Two women meet by chance in a Parisian street: it turns out that Gaelle (Emmanuelle Devos) is the wife and Nathalie (Ludivine Sagnier) is the much younger girlfriend of the same Communist journalist. The hack in question is the disillusioned Bruno (a deadpan Daniel Auteuil), who's getting tired of people offering him sympathy about "the Wall and that".
Visited by his uncle's secretary (Pascale Bussières), he reluctantly agrees to travel to Grenoble, where his elderly relative Gérard (Jean Yanne) is fighting a mayoral election.
Charged by Gérard with delivering an important private letter to a medical specialist, Bruno takes directions from a mysterious Russian woman, before finding himself lost in the fog in a dark forest. Which is where he stumbles across the residence of the bewitching Béatrice (Kristin Scott Thomas)
French writer-director Pascal Bonitzer follows-up "Rien Sur Robert" with another bizarre comedy, in which every individual appears to be undergoing their own crisis of belief, be it personal, political, or both.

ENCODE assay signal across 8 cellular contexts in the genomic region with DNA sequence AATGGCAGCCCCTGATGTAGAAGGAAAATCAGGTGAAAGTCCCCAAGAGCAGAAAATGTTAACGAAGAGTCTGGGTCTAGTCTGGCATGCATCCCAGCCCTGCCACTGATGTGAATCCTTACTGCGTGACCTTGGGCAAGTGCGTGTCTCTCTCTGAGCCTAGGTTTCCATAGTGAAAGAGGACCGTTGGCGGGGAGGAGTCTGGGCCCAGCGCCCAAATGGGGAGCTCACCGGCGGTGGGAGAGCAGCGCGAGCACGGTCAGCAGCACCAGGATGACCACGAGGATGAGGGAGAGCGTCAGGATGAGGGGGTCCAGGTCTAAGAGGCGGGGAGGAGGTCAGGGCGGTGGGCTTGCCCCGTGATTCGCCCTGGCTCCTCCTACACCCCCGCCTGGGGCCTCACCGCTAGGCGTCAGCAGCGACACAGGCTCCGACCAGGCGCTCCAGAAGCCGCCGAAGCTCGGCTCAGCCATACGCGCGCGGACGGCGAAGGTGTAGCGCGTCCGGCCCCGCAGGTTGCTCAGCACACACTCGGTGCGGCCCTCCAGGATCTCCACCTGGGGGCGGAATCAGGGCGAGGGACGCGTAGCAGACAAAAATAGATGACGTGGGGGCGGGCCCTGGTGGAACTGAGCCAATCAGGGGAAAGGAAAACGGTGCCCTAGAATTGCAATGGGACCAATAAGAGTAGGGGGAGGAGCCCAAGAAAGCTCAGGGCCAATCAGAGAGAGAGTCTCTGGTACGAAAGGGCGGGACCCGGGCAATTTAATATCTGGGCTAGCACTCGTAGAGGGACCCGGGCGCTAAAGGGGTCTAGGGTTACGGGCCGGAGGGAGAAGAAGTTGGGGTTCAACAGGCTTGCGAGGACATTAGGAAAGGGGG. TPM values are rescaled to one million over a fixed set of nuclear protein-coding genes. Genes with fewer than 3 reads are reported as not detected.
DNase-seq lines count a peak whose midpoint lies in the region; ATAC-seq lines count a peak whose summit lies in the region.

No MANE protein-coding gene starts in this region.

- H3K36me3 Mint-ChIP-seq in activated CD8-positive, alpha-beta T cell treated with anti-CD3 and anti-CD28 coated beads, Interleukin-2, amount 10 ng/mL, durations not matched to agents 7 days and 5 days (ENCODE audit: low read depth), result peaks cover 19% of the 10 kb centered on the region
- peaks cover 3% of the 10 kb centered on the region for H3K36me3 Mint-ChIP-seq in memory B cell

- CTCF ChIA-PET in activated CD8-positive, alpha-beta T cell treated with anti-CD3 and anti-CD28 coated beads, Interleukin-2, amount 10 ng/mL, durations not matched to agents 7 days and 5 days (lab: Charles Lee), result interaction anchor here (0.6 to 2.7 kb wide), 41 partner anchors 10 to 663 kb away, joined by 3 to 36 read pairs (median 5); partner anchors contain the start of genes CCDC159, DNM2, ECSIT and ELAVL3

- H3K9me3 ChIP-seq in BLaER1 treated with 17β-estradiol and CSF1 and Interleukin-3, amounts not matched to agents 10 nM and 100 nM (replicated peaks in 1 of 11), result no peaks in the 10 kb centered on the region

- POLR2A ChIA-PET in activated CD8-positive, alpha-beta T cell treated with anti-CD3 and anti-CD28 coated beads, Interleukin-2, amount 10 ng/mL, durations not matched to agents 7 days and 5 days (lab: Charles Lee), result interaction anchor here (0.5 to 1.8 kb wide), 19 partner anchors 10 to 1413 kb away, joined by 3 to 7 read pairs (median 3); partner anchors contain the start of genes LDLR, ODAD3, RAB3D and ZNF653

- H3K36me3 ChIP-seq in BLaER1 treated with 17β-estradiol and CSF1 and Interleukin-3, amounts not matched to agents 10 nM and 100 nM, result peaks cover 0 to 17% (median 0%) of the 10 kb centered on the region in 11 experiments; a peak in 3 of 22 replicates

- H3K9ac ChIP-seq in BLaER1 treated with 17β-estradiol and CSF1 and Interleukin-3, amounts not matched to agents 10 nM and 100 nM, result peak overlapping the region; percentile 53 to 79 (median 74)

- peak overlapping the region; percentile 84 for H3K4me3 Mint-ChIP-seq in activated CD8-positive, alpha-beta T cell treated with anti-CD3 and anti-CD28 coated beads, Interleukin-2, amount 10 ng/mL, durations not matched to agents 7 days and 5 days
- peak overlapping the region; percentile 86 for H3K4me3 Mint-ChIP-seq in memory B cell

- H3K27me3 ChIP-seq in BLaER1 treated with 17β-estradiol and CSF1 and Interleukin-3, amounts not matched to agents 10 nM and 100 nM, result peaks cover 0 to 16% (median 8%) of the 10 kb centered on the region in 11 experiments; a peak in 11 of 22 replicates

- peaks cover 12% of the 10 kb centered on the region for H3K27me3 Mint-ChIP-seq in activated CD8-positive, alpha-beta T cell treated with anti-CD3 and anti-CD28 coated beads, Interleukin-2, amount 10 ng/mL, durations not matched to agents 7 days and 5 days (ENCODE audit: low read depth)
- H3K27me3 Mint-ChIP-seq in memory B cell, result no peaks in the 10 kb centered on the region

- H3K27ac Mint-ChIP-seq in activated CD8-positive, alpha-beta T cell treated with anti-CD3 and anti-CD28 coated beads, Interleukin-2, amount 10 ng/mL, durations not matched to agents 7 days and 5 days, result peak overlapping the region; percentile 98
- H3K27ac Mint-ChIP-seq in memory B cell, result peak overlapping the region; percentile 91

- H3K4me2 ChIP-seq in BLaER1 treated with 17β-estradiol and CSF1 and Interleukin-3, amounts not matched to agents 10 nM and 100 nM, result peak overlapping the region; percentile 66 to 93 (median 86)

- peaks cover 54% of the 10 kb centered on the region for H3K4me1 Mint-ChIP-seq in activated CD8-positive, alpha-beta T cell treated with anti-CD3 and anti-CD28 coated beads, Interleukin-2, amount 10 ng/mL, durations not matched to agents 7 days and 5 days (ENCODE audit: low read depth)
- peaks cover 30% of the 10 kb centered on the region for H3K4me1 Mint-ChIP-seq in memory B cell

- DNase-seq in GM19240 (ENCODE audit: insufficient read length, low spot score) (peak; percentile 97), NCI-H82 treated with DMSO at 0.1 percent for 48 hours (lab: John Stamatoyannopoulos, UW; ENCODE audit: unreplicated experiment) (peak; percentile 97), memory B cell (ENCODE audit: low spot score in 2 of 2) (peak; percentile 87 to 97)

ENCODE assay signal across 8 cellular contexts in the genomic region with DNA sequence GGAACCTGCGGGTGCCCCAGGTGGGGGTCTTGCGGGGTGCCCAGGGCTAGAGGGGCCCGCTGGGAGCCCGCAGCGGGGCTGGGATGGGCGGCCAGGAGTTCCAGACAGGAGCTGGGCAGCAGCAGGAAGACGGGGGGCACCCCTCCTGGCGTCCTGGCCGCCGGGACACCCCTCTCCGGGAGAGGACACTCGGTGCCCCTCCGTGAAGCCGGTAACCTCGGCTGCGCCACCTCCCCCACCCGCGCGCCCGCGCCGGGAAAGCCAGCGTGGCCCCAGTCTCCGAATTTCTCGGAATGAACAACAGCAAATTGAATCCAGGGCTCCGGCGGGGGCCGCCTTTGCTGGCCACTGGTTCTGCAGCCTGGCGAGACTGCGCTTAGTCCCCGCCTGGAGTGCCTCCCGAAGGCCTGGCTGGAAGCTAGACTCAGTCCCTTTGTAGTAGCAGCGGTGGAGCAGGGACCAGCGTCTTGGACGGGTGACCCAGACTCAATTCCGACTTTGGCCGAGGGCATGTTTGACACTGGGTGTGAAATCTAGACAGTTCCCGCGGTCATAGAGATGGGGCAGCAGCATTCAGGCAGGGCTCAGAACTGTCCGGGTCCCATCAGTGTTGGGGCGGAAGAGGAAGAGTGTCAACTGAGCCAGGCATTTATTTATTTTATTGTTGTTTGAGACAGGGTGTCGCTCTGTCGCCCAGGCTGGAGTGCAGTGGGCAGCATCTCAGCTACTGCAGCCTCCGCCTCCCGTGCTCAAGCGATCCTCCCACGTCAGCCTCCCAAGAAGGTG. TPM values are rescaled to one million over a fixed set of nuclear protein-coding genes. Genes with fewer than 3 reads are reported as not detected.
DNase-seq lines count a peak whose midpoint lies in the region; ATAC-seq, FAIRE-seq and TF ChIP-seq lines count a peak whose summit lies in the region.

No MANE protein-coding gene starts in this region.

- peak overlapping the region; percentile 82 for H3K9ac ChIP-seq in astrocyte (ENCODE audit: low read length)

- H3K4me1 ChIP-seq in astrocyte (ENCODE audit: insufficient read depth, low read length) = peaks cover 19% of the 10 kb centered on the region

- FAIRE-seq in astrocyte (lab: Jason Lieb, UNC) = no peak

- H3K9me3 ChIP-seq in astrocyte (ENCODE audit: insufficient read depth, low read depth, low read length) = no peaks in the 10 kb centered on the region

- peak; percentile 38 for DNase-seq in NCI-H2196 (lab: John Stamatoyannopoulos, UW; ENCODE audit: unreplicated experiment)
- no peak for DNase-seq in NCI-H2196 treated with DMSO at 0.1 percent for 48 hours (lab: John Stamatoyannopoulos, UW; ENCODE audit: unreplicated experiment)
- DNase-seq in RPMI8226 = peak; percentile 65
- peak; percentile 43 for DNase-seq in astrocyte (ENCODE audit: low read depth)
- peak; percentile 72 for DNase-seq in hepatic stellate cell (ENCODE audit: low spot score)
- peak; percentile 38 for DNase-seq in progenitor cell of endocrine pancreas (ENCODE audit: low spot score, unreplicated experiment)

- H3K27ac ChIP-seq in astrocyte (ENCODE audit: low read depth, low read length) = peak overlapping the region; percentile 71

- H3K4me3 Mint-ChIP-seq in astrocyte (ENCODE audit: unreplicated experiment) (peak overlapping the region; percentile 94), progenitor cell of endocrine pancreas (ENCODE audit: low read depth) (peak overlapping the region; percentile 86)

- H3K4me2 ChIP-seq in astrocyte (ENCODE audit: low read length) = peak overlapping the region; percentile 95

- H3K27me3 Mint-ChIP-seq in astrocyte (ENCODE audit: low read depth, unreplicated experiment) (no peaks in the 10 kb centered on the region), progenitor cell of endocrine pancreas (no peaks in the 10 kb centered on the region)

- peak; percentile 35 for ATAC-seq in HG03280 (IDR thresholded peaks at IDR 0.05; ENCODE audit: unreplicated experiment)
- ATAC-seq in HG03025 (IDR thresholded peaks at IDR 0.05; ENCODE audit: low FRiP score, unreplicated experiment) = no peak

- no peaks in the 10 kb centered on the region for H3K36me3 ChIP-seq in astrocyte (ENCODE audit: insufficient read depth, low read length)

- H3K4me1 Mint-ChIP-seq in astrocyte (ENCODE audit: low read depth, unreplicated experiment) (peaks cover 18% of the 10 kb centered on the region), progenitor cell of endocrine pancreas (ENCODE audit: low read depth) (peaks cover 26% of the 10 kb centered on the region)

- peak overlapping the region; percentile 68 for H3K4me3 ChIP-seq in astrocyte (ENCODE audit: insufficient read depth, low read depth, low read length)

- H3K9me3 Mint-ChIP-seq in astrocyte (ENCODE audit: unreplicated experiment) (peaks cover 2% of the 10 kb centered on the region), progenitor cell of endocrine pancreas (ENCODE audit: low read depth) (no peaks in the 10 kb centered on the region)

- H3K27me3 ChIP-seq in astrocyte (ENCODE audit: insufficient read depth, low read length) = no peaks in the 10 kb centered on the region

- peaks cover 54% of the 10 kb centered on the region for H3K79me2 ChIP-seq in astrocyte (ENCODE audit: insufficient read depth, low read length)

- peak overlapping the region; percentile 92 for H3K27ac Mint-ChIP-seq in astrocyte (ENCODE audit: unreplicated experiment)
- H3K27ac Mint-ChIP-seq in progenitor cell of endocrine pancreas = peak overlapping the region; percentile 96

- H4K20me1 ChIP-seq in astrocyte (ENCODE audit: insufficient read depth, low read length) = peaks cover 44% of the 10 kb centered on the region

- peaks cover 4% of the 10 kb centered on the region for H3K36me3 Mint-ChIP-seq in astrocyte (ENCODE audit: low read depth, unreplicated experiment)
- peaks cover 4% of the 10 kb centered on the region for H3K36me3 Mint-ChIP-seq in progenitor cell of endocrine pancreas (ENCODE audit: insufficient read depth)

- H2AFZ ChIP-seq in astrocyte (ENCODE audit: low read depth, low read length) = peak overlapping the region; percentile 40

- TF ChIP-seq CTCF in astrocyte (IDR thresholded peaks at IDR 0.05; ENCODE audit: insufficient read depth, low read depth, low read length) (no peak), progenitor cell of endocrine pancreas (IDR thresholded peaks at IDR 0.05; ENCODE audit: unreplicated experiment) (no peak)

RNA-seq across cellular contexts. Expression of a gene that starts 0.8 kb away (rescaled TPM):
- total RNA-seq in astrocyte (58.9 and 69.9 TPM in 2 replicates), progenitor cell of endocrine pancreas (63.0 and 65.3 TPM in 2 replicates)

Littered with symbolic objects such as a ring, a gun and lipstick, which get swiftly passed around between the characters, the rambling "Petites Coupures" is powered by a dream-like logic rather than a coherent plot. Bruno himself, who suffers the cuts and wounds referred to in the film's title, is less a man of autonomous action, than a passive figure propelled by events and desires beyond his control.
Certainly Scott Thomas shines as the haughtily enigmatic Béatrice, yet for all the film's droll asides and sharp self-reflexivity - "We're not in a tragedy, we're in a bedroom farce", somebody quips - "Petites Coupures" suffers the same fundamental problem as "Rien Sur Robert", namely that it carries surprisingly little emotional charge.
Bonitzer seems happy to view Bruno's misadventures with amused detachment, but viewers may struggle to genuinely engage with his predicaments.
In French with English subtitles.